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Seeing the brain hear reveals surprises about how sound is processed
Date:2/1/2010

ts who used it to study the visual cortex in the mid-2000s. Kanold's study is the first to apply this technique to the auditory cortex and provides an unprecedented amount of detail about how hearing happens.

Dr. Andrew King, Professor of Neurophysiology at the University of Oxford, explains that "The functional organization of the auditory cortex has remained unclear and a matter of some controversy, despite the efforts of many labs over a number of years. The approach used by Dr. Kanold and colleagues is an important advance in this field."

"We discovered that the organization of the cortex does not look as pretty as it does in the textbooks, which surprised us," explains Kanold. "Things are a lot messier than expected." And we don't see evidence of the maps previously proposed using less precise techniques."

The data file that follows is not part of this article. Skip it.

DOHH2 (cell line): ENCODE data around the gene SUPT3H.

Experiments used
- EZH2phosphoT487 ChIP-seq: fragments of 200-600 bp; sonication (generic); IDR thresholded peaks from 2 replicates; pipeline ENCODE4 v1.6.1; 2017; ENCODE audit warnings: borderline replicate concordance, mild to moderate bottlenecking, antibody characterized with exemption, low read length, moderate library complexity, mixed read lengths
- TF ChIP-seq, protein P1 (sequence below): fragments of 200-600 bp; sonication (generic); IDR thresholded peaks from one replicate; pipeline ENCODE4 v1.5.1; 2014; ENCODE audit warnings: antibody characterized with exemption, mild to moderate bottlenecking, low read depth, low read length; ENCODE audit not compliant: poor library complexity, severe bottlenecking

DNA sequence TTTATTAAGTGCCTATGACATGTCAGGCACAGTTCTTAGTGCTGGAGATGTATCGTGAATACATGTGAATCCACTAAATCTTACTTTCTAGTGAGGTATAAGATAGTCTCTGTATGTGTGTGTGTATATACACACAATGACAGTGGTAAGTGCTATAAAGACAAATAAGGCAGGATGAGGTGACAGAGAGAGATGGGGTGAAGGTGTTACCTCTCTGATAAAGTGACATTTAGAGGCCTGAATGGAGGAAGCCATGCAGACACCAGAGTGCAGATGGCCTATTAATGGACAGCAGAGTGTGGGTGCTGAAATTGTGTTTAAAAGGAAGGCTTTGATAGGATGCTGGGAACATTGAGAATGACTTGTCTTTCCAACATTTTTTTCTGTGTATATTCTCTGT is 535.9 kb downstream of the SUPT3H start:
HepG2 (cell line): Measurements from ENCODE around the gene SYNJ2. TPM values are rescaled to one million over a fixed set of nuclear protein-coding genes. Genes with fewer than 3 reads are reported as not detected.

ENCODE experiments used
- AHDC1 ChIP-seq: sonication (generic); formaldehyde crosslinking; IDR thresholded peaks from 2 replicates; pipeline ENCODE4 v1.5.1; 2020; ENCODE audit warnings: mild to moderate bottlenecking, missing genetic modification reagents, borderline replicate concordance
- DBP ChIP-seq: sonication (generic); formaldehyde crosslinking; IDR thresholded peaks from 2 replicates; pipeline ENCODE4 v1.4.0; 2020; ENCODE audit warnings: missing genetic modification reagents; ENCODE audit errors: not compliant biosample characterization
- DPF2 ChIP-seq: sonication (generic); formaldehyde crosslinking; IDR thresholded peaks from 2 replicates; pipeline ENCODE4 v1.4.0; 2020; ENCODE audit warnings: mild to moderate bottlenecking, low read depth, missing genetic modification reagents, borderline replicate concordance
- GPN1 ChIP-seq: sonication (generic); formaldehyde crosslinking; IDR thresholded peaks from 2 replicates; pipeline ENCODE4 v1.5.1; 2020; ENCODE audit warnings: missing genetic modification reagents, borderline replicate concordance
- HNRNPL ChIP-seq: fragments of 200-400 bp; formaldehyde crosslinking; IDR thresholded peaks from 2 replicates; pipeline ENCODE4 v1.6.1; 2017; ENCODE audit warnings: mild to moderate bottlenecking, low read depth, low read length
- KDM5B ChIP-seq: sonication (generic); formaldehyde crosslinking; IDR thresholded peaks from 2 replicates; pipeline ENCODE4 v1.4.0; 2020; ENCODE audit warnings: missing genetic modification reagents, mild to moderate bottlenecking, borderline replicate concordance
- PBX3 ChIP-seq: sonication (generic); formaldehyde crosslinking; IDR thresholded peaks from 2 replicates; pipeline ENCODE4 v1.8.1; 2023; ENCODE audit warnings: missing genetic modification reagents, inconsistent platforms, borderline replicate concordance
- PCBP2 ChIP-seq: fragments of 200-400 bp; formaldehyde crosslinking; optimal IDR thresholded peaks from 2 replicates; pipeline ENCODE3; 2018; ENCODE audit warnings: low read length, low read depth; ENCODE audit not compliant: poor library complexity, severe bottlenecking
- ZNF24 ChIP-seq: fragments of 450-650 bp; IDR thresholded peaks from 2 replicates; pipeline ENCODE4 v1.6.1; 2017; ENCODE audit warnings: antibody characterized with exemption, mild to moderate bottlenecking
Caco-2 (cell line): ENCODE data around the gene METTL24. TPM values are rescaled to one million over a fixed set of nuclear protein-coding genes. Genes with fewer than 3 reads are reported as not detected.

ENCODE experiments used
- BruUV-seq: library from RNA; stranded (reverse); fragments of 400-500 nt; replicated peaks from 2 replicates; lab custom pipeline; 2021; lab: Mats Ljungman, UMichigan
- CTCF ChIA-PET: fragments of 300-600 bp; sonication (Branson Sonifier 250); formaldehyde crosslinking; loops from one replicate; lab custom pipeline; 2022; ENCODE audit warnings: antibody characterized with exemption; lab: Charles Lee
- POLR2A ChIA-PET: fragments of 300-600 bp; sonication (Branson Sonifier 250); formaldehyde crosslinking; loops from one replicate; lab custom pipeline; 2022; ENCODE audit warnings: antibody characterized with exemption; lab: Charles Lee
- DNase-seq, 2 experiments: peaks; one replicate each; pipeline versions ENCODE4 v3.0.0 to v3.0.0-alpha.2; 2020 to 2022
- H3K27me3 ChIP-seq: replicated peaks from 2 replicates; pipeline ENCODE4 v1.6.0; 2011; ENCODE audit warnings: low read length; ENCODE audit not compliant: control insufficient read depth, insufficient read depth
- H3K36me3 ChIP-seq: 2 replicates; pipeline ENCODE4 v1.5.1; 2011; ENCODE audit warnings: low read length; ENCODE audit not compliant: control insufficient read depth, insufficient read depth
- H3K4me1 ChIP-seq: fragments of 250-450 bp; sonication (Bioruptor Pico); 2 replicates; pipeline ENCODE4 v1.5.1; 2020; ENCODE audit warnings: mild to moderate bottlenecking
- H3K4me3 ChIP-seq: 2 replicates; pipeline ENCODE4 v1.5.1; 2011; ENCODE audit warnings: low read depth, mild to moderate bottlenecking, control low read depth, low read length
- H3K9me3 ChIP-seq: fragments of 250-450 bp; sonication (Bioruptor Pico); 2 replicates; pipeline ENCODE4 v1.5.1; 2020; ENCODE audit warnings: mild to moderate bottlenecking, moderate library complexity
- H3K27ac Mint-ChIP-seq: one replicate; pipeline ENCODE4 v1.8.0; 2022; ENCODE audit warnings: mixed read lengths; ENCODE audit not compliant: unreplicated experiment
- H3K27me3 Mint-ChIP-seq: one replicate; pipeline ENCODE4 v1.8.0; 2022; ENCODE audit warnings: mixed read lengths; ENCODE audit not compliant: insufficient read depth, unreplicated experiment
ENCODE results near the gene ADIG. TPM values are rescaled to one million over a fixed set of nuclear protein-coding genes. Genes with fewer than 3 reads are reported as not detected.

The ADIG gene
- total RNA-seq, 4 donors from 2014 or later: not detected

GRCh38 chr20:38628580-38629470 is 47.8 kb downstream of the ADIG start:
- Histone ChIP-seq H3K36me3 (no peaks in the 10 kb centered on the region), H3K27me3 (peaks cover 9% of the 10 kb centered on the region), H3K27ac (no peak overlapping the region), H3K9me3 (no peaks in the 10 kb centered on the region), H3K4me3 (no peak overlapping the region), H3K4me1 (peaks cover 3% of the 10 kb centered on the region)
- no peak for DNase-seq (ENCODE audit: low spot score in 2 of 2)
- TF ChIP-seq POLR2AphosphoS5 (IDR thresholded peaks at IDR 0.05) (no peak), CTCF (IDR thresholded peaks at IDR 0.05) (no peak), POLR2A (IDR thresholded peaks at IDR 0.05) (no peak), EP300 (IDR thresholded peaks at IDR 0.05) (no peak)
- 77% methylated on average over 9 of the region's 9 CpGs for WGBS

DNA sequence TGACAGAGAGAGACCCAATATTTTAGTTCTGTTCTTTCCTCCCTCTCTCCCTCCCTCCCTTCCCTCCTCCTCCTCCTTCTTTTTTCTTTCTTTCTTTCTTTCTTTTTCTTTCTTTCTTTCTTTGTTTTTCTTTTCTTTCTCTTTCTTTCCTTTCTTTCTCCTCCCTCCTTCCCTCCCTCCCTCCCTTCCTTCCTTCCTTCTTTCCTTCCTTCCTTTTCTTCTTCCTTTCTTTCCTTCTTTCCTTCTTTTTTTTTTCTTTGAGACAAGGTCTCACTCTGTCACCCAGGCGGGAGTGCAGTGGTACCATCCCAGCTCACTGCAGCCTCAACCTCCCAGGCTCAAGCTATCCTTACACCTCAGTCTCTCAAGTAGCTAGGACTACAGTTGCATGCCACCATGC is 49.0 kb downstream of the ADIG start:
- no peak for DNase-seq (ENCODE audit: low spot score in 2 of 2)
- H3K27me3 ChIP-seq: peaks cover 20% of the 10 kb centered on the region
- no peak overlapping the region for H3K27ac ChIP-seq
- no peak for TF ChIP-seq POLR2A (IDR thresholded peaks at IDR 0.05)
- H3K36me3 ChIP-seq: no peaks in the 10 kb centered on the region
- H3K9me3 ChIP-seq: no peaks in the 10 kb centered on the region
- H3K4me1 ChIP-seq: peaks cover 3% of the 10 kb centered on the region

But the disorder they found could indicate that the brain is far more adaptable than previously thought. "These results may rewrite our classical views of how cortical circuits are organized and what functions they serve," suggests Dr. Shihab Shamma, whose previous research has involved mapping responses in the auditory cortex using traditional microelectrodes.

By using different dyes, this study measured differences in how the neurons receive sound information (the inputs), and how they process that sound (the outputs). It was previously assumed that neighboring neurons receiving the same inputs would also produce the same outputs, but Kanold's research found something very different. "Neighboring neurons do their own thing by creating different outputs," Kanold explains. "You can imagine that you and your neighbor both receive water to your houses from the same pipe, but you do different things with it you might cook with it while your neighbor waters the lawn. You can't assume that they are doing the same thing just because they are neighbors."

This is the first time that this level of individuality has been
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Contact: Kelly Blake
kellyb@umd.edu
301-405-8203
University of Maryland
Source:Eurekalert  

Page: 1 2 3

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